It’s not a big surprise that when we asked some top HR thought leaders about vital metrics for people analytics, many of them suggested employee turnover and retention. Most HR functions revolve around a communal goal to keep good employees within the company. But if this is a new area of focus, there can be a lot of questions. How should you go about monitoring these data points? And what can you do with that information? For anyone trying to get some insight into their turnover or employee retention numbers, here are a few things to consider:
Of course, the first thing you need to solidify is where and how this information will be tracked. You need one central place that keeps a tally of every employee that joins or leaves the organization and the date associated with each passage. Typically this is housed in a HRIS or HRMS but smaller companies may still be using Excel. The critical thing is that you are capturing it, constantly and accurately.
The Reasons Behind the Numbers
When we asked JoAnn Corley of the Human Sphere about the most important metric for a people analytics function to address, she told us “…if there is a compelling area, it would be retention — why people are leaving and why are they staying.” It’s not enough to capture the numbers – you need to capture the context around those numbers. Develop a list of categories for why an employee might leave, and tag each exit to a particular category. This will help you to determine trends in the data. Obviously, the more information that you can capture about each case, the better, but you’ll need to simplify that information to display it on a graph.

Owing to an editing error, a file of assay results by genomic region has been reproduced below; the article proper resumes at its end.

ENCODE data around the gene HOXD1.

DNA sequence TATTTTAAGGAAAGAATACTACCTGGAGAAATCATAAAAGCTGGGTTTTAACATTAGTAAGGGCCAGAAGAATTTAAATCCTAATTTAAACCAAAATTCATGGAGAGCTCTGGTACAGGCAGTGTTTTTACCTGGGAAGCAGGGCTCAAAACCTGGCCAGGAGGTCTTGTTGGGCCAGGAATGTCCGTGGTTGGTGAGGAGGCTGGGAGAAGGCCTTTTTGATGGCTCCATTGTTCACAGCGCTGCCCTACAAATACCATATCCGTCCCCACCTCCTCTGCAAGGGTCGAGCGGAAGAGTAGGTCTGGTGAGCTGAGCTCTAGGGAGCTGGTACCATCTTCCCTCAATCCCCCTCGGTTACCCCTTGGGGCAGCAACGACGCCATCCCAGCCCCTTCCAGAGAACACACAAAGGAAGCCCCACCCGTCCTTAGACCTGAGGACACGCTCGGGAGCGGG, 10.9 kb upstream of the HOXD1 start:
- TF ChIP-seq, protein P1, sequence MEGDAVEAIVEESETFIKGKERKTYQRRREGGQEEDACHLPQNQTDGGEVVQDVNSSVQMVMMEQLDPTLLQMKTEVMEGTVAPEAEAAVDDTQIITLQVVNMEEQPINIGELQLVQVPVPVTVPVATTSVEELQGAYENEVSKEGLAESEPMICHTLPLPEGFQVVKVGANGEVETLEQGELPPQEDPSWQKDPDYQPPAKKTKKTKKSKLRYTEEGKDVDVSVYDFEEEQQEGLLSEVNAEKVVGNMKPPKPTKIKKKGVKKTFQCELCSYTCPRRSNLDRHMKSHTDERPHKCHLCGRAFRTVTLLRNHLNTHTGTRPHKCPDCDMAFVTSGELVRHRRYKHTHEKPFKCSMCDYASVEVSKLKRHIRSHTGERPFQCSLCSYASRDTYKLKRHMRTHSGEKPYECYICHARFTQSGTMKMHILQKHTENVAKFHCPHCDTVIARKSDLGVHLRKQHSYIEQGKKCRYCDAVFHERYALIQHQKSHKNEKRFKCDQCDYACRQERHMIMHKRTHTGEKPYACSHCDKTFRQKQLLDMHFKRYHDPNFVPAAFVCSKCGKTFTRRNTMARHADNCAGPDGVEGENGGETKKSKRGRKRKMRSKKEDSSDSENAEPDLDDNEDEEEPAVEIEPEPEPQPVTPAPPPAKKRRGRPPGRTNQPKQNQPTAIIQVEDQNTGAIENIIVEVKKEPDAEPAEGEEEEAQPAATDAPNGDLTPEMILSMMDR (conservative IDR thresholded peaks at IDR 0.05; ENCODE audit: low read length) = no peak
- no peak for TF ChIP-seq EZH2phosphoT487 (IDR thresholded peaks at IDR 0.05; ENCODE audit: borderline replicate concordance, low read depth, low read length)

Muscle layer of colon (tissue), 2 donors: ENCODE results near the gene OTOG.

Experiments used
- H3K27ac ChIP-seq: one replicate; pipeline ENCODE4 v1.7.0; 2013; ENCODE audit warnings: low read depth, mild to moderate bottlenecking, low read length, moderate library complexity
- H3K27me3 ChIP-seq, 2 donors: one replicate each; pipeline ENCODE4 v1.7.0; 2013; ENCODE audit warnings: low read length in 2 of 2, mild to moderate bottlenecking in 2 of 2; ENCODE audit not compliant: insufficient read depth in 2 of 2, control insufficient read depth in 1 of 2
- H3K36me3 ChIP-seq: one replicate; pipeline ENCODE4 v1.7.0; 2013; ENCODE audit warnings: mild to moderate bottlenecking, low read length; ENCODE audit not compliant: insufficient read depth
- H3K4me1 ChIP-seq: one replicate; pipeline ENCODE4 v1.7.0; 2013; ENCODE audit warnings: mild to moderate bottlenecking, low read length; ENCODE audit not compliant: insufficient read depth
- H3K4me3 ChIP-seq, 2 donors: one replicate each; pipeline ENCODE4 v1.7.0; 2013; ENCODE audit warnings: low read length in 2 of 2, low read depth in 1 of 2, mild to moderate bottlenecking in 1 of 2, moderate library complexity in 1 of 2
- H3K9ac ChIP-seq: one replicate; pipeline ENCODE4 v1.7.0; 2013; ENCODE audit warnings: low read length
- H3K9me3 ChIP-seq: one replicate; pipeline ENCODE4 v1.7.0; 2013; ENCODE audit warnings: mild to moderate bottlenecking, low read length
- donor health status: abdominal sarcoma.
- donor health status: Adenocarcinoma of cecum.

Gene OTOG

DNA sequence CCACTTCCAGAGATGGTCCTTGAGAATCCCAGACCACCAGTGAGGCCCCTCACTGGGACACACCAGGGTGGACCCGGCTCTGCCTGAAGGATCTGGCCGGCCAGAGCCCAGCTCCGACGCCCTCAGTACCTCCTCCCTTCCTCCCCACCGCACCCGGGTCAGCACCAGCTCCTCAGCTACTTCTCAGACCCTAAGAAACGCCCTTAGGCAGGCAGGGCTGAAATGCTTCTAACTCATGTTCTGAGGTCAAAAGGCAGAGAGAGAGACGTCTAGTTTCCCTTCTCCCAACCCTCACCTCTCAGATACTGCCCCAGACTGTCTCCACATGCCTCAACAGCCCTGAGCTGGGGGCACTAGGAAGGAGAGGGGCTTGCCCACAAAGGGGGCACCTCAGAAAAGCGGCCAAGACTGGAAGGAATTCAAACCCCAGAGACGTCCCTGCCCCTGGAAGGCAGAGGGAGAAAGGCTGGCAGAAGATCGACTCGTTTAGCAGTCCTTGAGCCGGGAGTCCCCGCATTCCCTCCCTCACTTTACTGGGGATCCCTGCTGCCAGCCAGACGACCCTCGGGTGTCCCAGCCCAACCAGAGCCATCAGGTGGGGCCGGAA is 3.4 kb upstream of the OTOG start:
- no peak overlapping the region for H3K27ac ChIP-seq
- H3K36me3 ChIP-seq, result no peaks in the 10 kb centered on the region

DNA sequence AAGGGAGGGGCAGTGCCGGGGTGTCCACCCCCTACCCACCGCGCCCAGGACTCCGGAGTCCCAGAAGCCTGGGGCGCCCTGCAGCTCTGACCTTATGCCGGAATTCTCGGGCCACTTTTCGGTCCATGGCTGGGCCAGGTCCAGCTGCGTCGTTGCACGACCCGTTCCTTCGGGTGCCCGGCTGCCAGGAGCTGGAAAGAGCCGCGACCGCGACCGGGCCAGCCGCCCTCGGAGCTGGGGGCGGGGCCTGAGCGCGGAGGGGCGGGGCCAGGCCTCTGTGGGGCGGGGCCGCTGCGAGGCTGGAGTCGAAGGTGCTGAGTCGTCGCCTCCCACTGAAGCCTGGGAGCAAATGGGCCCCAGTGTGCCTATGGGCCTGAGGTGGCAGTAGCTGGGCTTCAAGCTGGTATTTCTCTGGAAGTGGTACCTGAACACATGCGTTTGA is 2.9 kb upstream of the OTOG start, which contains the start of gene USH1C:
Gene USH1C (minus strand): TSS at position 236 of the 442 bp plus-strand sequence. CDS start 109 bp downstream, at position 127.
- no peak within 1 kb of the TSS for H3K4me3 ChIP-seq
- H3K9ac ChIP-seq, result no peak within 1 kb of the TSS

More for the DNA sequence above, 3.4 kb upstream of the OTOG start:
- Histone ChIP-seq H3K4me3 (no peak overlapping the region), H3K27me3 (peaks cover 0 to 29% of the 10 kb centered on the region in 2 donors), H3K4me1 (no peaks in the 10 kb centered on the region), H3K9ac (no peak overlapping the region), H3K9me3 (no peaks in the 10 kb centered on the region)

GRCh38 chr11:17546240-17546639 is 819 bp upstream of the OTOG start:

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If retention is what you’re looking at, consider developing an employee survey that determines why they choose to stay. Comparing those reasons to the years that they’ve been with the company may tell an interesting story about your employer value proposition.
What Moves the Needle
The whole point of monitoring anything is to see whether you can create positive change. In order to do that, you need to establish baselines. If you plan on implementing an employee development initiative to reduce turnover, you first need to determine the current rate of turnover. Then, post-implementation, you can see if that rate has changed. If you need some help calculating these numbers, we have an eBook that can help.
Basically, you’re running tests. You have a hypothesis and a goal, you conduct the experiment, and then you evaluate the results. Consider testing some of the following:
- increased 1:1 meetings with managers
- health and wellness programs
- new training opportunities
Of course, there are a million more ideas for your HR to try out. But in order to get backing for these tests, you’ll need clear goals and be able to prove return on investment. If your goal is to reduce turnover by 10%, how much money will that save the company – and how can you prove that your goal has been achieved? Monitoring your data will allow you to answer those questions.
People analytics doesn’t have to be overly complex. When it comes to turnover or retention, you simply record information diligently, capture context, and then try to improve upon your numbers. Once you’ve got this one down, you can work on improving another data point. Check out the full list of suggestions from HR influencers like Tim Sackett, Sharlyn Lauby, David Zinger and more. Soon, you’ll be the people analytics superstar you were always meant to be!